Where prevention fails, we must make every effort to protect the lives and dignity of civilians caught up in conflict. In this regard, three protection priorities clearly emerge across conflicts.
First, we must enhance respect for international humanitarian law and international human rights law and promote good practice by parties to conflict.
Second, we must protect the humanitarian and medical mission and accord priority to the protection of civilians in United Nations peace operations.
Third, we must prevent forced displacement and pursue durable solutions for refugees and internally displaced persons. These protection priorities are interrelated and mutually reinforcing. In particular, strengthening respect for international law is a prerequisite to achieving priorities two and three.
Achieving these goals necessitates a multi-faceted approach encompassing a diversity of actors. An intensified global effort is needed at the international, regional and national levels to raise public understanding of the human cost of conflict and enhance respect for international law and the protection of civilians. The Security Council and Member States must be at the forefront of this effort.
In the 2030 Agenda for Sustainable Development, Member States committed themselves to leaving no one behind and to reaching those furthest behind first. The World Humanitarian Summit, held in 2016, reinforced this vision.
Member States must now take specific action to implement their commitments and ensure that civilians in conflict, who are among the most vulnerable, are protected. I am personally committed to ensuring that this becomes a priority in all aspects of United Nations work.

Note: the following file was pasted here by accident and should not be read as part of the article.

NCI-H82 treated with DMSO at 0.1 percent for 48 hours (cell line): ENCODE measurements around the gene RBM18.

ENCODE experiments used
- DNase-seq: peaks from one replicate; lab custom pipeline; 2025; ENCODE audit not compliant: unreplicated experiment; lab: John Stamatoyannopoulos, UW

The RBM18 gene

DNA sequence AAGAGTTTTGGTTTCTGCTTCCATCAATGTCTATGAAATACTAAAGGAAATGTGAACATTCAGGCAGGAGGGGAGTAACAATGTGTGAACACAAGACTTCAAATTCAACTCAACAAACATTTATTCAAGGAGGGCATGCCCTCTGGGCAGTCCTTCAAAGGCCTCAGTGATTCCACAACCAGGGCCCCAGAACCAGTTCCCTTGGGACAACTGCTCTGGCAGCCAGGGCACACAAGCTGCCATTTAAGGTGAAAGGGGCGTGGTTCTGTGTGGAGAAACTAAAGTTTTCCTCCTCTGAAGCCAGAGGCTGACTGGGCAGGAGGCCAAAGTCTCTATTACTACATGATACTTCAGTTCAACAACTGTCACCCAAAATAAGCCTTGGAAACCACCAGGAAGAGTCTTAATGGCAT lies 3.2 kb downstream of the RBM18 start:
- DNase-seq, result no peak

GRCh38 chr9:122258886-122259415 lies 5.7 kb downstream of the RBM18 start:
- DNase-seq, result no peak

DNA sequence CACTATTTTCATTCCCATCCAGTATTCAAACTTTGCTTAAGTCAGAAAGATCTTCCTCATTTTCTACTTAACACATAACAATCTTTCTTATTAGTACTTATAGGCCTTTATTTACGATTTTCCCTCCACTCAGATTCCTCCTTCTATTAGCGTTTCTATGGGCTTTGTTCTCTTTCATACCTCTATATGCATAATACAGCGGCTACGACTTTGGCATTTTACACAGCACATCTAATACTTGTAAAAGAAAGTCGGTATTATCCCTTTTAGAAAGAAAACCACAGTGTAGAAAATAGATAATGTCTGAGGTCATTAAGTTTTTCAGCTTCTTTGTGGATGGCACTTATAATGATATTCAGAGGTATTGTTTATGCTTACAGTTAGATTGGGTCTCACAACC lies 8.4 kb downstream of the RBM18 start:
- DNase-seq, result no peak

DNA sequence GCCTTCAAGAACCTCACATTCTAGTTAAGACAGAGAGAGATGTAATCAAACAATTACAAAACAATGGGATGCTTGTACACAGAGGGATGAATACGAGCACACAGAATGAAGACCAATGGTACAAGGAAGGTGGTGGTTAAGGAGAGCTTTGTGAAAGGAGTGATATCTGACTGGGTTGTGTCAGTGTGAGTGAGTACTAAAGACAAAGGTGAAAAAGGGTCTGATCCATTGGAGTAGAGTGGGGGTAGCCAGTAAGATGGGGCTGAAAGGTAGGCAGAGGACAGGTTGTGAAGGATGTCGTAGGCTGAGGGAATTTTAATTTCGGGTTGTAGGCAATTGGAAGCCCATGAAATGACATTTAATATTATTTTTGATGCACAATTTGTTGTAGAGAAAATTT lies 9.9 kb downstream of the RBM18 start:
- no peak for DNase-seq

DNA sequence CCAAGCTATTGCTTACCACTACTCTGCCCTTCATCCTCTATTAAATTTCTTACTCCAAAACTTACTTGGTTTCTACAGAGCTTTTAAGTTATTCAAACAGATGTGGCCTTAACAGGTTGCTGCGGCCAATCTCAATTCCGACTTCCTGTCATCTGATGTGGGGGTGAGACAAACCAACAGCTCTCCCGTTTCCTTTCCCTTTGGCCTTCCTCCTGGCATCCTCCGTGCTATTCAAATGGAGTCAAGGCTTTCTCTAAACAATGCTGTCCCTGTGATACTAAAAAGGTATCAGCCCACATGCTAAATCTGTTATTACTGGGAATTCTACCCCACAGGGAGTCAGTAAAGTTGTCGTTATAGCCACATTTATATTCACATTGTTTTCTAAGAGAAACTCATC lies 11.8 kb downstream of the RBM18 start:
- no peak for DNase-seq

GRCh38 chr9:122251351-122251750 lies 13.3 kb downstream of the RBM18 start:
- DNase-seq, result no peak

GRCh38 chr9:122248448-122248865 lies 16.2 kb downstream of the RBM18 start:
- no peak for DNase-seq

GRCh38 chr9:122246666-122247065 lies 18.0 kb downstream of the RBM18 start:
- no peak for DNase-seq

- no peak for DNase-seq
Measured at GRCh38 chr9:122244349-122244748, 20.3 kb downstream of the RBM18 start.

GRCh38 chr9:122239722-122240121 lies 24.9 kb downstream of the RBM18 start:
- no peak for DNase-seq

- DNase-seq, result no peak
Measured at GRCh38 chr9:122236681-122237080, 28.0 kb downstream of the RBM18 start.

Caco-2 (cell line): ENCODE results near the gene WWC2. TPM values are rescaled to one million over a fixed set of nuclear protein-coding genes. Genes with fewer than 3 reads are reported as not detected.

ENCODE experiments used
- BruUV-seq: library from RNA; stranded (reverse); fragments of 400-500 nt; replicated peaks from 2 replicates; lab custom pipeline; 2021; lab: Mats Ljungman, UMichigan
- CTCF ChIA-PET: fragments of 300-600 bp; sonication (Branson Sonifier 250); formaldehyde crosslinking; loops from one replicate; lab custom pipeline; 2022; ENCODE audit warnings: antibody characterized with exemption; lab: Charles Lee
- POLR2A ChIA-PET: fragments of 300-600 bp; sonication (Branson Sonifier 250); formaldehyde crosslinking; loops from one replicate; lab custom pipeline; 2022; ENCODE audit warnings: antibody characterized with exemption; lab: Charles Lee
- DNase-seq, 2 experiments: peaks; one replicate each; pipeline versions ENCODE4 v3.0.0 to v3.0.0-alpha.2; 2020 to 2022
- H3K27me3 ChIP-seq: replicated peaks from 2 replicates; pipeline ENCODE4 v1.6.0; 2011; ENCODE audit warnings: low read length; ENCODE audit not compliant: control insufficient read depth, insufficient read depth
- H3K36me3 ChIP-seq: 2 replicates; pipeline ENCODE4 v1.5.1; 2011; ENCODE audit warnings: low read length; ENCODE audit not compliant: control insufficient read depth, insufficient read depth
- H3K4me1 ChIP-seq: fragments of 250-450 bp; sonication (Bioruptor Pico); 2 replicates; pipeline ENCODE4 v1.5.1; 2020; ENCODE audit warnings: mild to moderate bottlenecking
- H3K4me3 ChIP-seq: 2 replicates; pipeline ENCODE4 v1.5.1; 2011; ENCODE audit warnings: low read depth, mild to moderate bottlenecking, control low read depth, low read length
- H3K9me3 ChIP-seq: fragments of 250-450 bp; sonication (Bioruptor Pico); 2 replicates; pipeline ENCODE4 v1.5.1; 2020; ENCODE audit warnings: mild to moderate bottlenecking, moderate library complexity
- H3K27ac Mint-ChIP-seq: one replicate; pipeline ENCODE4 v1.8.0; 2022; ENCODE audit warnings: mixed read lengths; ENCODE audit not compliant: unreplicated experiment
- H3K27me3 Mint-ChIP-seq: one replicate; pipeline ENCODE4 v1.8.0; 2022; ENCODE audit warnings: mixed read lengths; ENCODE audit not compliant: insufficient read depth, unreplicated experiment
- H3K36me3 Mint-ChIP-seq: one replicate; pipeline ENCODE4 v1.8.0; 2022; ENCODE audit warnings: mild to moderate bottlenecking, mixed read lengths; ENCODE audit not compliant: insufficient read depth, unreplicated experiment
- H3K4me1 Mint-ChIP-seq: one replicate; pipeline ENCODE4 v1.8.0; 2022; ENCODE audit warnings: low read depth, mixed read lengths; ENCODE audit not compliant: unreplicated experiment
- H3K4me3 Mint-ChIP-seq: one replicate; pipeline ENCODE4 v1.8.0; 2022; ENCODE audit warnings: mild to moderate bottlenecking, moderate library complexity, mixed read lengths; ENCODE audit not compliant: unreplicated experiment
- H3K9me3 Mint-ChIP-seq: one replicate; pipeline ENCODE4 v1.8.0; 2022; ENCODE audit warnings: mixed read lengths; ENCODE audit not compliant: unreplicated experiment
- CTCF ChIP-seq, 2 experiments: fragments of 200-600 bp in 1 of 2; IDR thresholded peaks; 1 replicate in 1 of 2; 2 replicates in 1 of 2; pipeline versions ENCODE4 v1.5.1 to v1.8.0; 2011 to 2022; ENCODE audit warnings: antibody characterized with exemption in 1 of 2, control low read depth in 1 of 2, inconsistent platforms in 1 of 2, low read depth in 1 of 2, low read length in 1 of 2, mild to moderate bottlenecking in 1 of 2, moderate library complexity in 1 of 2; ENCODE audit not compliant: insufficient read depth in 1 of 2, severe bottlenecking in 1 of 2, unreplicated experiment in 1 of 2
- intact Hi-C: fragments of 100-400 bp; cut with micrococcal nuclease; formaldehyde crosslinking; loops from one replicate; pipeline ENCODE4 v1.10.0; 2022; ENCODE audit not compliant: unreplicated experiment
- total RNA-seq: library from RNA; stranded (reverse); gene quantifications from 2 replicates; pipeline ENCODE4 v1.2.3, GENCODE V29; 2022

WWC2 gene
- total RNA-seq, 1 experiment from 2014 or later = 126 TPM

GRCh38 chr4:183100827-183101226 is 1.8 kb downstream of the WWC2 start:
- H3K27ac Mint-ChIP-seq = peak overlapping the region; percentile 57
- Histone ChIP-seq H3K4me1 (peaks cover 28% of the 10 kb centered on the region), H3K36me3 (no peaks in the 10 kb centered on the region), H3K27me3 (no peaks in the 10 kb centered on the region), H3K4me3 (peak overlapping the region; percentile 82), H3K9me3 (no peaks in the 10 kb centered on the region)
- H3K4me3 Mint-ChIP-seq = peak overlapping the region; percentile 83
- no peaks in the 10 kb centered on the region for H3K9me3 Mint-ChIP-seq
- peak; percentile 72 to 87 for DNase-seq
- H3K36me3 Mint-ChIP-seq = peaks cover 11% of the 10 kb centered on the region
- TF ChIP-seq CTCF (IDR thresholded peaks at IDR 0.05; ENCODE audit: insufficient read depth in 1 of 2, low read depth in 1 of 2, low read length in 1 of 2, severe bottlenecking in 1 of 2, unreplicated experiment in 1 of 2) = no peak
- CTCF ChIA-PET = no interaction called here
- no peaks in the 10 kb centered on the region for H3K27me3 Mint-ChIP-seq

* Report of the UN Secretary-General on the protection of civilians in armed conflict:
* Referring to the ongoing conflict in Syria: Adama Dieng, UN Special Adviser on the Prevention of Genocide and Ivan Simonovic, UN Special Adviser on the Responsibility to Protect state:
''Attacks that are indiscriminate or directly target civilians or civilian objects are a violation of fundamental principles of international humanitarian law. All actors involved in the conflict in Syria have an obligation to ensure that these fundamental principles are respected. The level of violence and suffering inflicted on the Syrian people after almost seven years of conflict should not be tolerated.
More than six million people have been internally displaced by the conflict, many displaced multiple times, and more than five million Syrians have sought refuge in other countries. It is estimated that more than half of the country’s basic infrastructure is damaged or destroyed and over 13 million people are in need of humanitarian assistance.
We cannot stand by silently in the face of indiscriminate violence and violations of international human rights and humanitarian law. All the parties to the Syrian conflict, as well as the international community, have a responsibility to protect civilians from atrocity crimes. We urge all stakeholders, including the Security Council, to condemn this violence, and we urge the parties to the conflict to ensure that basic principles of humanitarian law are protected, in particular with regards to proportionality and distinction.”
UN human rights chief Zeid Ra’ad Al Hussein: “Compliance with international law requires that parties to a conflict do their utmost to protect civilians. This includes distinguishing at all times between military and civilian objects.. I repeat my call for all parties to ensure strict adherence to international law including by ensuring the protection of civilians from the effects of hostilities and to allow unhindered access by humanitarian agencies to provide badly needed aid’.